Monday, September 10, 2012

After September 11th

When I was the weekly film reviewer for Whoopi Goldberg's syndicated morning radio show, one of the films I reviewed was World Trade Center, a 2006 drama starring Oscar winner Nicolas Cage and directed by Oliver Stone.  One character, above all others, touched my heart and crystallized something that needed to be said cinematically -- something that was said by a dear, wise friend of mine in New York City a couple of weeks after the attacks and horror.  She said that this was one of the greatest tragedies of that September 11th morning:  "Not all the people who were killed that day died knowing they were loved."  We don't want to think about something like that but it's so true.  Especially in a big place like New York.  People can be casually "blown off," postponed or otherwise pushed aside because they aren't hot-looking enough or fabulous enough.  Sadly, it's human nature.  People who do care assume you know it and take you for granted.  Why? Because you're always there.  You'll always be there.  Like water that always comes out of the tap when you turn it on.  Until one day it doesn't.  One woman in World Trade Center really got that.  We didn't learn her name.  She was billed as "Mother in Hospital" in the closing credits.  I stayed through those closing credits to see the name of the actress who broke my heart in that bit part and elevated Stone's whole 9/11 drama in only about two minutes of screen time.  Her name -- Viola Davis.
Ms. Davis reflected a truth about us all.  Your heart breaks because you know her.  Because you've been her.  One night in 2001, near the end of September, I saw an encounter that touched my heart in the same way that movie scene would.  Folks had started to go out again.  Gone was the New York boisterousness.  It was replaced with a solemnity and a quietness out of respect -- a quietness also caused by our spirits having been numbed by what we saw and survived.  Instead of avoiding eye contact, a staple of Manhattan street life, people now looked each other in the eye with compassion and concern.  When people asked "How are you?," they really listened to the answer.  Through all the candlelight vigils and the murmurs of "This was all about oil," there was a new embrace of diversity.  We were glad that each other was here.  I was standing in front of a favorite neighborhood diner on the corner of 8th Avenue and 21st Street in Chelsea, waiting for a friend.  A young guy was walking his dog.  Also walking a dog was a young woman that he knew.  In a movie, he would not have been the handsome lead.  He would've been the plain-looking, dark-featured, slim best friend to the handsome lead character.  She was very pretty.  He asked how she was and tastefully asked if everyone she knows is ok.  She hadn't lost anyone in the attacks. Neither had he.  They were both blessed that way.  He was a shy gentleman.  His eyes seemed to shine as he spoke to her. I could feel him gather the strength to ask courteously, "Would you like to have dinner sometime?  Just dinner.  I don't want anything from you."  Her immediate response was "Uh..."  She looked like the kind of young woman NYC news producers book on network morning news shows to give shopping tips on bargains for upscale fashion accessories and cosmetics.  Again, he said "Just dinner.  I don't want anything from you."  I pretended not to listen but, of course, I was listening.  I was waiting for the "OK. Sure."  But it didn't come.  Instead she said, "I don't know.  I don't think so."  He tried to keep a polite front but the disappointment in his eyes was obvious.  At least, to me.  Once again and with extreme gentleness, he said "Just...dinner."  Once again, she somewhat whined "Oh..I don't know" then added "I don't think it's a good idea."  I felt like shouting, "Are you crazy?  Did you not see what happened on live television September 11th?  Evil in its purest form at work.  And you turn down an offer of kindness during one of the darkest months in modern world history?  Are you turning him down just because he doesn't look like Brad Pitt or some hunky actor on Sex and the City?"  He took her smiling rejection in a very classy way.  He wished her well and continued his walk, in the opposite direction, with his dog.  I felt that he was the winner.  He attempted to connect.  After that night, I found myself hoping that he did find someone who did want to have dinner with him.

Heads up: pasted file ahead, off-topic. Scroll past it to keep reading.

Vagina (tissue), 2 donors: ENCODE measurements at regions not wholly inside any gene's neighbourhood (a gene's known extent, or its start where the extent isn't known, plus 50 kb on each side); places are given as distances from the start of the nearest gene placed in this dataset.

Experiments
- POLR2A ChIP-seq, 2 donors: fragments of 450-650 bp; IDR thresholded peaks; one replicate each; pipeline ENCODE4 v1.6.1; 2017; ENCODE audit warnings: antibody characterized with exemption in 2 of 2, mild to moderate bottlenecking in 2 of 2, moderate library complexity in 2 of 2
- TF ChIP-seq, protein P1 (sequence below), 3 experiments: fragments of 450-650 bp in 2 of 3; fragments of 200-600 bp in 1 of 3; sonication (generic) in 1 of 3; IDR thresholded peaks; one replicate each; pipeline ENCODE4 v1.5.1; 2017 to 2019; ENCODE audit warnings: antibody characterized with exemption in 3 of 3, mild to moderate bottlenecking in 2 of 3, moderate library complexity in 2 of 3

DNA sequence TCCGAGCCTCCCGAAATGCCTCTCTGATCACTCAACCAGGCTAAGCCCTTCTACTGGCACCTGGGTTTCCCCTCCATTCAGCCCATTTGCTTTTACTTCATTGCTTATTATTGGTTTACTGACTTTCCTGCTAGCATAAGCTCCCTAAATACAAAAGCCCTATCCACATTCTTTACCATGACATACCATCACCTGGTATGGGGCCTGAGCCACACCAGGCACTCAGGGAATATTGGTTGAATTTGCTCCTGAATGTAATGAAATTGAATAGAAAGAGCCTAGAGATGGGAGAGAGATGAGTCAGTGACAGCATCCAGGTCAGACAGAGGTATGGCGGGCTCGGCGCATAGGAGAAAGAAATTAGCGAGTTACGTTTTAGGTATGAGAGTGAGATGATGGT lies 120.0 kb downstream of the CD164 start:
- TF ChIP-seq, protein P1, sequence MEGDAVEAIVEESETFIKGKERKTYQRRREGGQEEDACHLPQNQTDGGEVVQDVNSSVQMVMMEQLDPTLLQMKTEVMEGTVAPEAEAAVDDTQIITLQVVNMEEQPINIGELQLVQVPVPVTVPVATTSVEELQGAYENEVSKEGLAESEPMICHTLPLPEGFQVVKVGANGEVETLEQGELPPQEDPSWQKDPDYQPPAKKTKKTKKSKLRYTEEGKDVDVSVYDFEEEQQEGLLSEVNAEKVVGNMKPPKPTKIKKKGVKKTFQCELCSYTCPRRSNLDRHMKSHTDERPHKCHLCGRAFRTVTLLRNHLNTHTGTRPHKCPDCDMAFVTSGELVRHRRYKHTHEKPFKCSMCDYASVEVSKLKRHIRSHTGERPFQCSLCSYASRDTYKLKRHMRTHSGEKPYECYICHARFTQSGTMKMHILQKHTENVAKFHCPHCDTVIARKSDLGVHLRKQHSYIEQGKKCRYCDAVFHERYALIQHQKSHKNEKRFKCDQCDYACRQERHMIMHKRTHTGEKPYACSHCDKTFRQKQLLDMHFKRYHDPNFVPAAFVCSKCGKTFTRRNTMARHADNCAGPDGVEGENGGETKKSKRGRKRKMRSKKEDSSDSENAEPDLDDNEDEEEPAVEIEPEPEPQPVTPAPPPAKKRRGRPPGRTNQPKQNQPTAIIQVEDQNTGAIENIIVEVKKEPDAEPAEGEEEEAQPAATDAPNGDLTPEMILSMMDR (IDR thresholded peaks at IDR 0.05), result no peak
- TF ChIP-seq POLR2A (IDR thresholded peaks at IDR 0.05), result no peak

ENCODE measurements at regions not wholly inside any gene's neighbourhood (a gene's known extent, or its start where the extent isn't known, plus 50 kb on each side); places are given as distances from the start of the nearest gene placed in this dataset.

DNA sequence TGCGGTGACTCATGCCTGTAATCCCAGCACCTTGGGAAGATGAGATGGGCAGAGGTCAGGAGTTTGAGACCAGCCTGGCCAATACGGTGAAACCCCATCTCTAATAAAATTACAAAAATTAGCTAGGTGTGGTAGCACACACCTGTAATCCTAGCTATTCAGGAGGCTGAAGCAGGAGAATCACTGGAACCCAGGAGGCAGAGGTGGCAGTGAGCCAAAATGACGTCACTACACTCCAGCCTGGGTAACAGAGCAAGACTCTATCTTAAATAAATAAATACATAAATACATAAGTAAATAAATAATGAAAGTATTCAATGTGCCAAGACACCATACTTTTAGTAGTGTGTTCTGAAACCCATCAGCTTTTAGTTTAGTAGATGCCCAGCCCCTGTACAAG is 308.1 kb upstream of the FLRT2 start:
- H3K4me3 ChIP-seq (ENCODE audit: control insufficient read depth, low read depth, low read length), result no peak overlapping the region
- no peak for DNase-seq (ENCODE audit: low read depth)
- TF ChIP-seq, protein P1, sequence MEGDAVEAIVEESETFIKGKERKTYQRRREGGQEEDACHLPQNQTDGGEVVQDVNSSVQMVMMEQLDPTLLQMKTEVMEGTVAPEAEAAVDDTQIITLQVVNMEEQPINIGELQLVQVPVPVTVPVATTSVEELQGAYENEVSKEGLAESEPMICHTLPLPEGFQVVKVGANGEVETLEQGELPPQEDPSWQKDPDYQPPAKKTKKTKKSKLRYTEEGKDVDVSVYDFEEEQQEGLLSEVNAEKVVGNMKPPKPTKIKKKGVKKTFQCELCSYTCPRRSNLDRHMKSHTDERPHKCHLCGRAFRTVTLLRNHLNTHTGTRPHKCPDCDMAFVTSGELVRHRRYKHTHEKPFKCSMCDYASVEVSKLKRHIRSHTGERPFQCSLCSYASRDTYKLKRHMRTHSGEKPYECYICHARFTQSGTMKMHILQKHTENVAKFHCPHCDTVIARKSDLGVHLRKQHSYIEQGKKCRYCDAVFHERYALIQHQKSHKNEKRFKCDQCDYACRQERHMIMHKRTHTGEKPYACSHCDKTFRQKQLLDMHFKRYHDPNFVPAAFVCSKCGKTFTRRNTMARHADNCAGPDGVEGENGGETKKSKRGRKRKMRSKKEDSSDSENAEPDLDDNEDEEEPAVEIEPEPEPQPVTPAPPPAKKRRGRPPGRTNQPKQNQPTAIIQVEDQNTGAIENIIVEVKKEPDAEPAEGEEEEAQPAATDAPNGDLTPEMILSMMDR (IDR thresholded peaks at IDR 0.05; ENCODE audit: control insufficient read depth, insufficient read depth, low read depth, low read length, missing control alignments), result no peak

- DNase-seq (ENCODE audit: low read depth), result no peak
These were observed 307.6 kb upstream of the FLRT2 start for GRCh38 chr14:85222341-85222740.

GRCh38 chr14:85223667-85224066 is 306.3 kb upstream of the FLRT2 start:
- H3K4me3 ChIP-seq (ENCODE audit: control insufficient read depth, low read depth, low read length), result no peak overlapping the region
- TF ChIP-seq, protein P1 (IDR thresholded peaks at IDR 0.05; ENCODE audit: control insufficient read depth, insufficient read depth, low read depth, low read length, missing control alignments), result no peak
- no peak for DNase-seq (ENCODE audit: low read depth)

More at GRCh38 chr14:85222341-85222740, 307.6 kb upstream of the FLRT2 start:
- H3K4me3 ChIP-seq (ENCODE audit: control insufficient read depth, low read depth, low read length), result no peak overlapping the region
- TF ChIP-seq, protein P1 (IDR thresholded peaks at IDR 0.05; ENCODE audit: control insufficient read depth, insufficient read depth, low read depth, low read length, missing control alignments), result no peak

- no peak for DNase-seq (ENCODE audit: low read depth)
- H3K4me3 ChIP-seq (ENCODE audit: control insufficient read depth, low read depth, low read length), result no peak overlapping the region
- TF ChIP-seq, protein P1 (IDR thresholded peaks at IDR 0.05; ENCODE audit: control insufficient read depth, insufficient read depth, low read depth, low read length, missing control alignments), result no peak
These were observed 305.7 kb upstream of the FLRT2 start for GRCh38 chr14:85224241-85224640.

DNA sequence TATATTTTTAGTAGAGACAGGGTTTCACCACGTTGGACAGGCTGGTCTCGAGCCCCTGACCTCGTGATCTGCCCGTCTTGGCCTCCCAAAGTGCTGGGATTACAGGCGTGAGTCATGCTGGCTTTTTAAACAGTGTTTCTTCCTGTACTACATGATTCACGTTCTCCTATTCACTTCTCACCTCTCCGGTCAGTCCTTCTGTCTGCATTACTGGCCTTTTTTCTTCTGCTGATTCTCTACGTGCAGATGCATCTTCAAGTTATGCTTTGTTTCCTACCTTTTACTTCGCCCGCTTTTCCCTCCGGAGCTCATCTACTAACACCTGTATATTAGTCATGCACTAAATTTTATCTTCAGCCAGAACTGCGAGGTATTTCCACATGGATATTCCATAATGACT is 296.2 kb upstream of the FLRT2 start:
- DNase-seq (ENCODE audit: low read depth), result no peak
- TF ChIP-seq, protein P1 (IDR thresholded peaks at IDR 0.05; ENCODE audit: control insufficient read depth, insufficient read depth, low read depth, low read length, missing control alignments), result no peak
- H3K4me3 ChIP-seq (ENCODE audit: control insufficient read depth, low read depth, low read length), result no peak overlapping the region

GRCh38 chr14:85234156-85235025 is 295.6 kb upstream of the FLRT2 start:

I guess that's the point of this blog entry.  Let's try to connect.  If you push away or ignore those who truly brought, bring or wanted to bring a bit of light into your life -- no matter how long -- then it's your own fault if you're lost in the dark of loneliness one day.  You had your chance.  If I was asked out to dinner on a starry September night now, my heart would be illuminated.  Learn something from Viola Davis' character in World Trade Center.  There was another non-star bit player in that movie whose performance really stood out to me.  Michael Shannon played a Marine helping emergency responders.
Two years later, Michael Shannon and Viola Davis were getting more critical attention than Nicolas Cage thanks to performances that made them Oscar nominees.  He was a Best Supporting Actor Academy Award nominee for 2008's Revolutionary Road.  She was a Best Supporting Actress Academy Award nominee for 2008's Doubt.

No comments:

Post a Comment

Before Astaire Danced on the Ceiling

 In the late 1980s, I was a veejay and talk show host seen daily on the VH1 music channel. Those were three of the happiest, most fulfilling...